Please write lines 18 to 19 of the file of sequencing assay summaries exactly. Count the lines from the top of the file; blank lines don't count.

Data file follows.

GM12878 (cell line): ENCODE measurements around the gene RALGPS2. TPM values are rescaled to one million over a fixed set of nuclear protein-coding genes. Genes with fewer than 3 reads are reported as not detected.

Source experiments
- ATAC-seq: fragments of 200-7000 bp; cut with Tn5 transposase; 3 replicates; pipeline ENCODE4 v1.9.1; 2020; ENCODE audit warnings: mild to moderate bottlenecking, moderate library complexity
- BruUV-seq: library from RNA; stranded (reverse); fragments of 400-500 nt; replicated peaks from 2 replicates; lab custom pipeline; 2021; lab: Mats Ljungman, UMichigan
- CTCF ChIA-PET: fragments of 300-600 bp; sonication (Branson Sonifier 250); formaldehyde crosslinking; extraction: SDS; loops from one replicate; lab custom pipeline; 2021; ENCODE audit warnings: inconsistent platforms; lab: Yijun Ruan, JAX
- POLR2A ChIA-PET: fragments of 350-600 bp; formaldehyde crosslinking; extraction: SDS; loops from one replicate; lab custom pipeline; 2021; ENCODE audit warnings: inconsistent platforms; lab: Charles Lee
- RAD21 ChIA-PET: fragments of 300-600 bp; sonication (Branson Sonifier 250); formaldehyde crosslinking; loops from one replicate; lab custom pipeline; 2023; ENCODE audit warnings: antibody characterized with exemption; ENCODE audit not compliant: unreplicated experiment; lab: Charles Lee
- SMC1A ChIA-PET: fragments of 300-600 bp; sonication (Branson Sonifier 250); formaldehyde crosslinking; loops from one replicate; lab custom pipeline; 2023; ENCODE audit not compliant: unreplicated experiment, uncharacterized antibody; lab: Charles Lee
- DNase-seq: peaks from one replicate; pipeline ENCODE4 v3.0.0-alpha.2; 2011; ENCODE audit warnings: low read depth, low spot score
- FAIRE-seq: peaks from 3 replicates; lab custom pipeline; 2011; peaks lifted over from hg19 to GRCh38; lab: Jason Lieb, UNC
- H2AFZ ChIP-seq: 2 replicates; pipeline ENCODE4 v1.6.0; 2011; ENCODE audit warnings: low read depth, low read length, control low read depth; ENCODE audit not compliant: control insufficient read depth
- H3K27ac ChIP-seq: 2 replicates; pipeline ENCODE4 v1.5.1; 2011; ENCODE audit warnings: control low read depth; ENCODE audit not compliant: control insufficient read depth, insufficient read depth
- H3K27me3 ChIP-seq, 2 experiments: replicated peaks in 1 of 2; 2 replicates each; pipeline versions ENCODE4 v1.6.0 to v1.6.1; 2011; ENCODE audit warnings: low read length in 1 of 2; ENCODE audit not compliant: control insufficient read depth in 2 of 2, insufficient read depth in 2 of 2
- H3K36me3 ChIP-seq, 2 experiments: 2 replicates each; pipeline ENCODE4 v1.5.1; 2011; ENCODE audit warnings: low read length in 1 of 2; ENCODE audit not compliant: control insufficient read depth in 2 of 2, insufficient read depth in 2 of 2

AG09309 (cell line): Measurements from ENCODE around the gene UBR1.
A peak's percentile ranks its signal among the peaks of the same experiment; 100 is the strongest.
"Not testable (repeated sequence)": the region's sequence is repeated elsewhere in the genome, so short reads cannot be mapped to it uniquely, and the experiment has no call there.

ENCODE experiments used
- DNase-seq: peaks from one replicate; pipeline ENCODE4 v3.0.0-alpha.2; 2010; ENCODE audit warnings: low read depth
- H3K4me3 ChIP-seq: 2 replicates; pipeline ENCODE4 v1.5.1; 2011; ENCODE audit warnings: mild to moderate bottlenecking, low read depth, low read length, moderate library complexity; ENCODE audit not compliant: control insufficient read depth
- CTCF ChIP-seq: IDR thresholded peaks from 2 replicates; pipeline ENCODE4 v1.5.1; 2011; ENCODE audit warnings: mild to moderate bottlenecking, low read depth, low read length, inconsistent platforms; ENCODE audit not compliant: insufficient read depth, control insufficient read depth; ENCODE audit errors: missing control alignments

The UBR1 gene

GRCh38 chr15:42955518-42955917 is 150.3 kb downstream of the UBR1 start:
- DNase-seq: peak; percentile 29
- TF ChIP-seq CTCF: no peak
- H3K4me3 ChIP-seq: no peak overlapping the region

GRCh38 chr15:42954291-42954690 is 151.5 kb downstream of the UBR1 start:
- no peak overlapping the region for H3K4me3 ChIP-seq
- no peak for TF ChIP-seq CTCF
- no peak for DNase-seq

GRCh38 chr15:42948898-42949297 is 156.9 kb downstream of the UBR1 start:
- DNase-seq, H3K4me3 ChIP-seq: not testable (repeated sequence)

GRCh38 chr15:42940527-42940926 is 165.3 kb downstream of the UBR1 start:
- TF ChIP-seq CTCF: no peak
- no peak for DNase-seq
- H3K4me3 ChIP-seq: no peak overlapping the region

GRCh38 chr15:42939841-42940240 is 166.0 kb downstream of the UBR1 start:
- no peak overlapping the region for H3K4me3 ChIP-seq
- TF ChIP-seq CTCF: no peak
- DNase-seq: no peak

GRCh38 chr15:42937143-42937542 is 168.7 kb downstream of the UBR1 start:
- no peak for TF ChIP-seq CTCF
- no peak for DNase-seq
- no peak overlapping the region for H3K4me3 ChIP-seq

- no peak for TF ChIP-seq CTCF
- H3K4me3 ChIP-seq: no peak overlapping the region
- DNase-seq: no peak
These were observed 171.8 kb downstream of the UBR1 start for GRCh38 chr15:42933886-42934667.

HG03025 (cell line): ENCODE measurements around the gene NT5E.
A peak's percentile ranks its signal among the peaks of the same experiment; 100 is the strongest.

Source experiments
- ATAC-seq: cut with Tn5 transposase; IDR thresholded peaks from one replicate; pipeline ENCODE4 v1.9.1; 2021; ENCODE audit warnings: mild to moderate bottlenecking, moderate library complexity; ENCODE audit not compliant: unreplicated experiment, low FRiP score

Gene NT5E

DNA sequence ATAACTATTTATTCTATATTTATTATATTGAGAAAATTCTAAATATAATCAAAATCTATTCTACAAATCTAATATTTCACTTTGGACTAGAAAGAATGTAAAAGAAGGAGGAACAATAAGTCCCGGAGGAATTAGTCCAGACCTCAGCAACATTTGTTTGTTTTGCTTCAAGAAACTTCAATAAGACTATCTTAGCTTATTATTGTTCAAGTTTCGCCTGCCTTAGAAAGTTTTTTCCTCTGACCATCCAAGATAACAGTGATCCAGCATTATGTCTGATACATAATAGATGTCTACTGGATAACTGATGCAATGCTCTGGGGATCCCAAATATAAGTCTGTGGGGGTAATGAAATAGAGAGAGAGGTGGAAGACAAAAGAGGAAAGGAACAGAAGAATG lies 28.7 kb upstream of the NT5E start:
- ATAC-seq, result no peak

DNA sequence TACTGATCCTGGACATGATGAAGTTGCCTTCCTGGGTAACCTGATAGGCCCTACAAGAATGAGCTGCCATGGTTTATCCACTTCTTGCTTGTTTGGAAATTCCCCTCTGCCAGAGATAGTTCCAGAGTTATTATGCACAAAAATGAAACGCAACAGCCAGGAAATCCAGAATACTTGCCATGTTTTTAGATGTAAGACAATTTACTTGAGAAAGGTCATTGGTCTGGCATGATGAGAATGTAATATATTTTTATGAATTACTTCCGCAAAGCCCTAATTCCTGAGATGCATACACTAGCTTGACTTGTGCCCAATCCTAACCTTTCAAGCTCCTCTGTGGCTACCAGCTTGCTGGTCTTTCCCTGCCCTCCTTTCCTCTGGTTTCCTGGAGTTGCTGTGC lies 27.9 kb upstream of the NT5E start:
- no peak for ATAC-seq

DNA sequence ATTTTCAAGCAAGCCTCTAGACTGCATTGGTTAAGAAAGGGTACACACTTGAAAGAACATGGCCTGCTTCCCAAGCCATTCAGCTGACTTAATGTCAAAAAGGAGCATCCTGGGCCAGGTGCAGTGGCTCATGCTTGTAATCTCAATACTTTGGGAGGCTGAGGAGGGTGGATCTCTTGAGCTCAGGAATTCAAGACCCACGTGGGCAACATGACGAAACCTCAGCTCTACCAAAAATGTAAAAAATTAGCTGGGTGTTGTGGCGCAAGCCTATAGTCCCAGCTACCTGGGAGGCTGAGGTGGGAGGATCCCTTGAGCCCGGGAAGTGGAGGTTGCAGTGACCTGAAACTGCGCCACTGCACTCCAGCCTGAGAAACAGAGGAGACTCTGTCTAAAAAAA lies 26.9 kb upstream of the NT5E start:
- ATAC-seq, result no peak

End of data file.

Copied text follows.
ENCODE experiments used
- DNase-seq: peaks from one replicate; pipeline ENCODE4 v3.0.0-alpha.2; 2010; ENCODE audit warnings: low read depth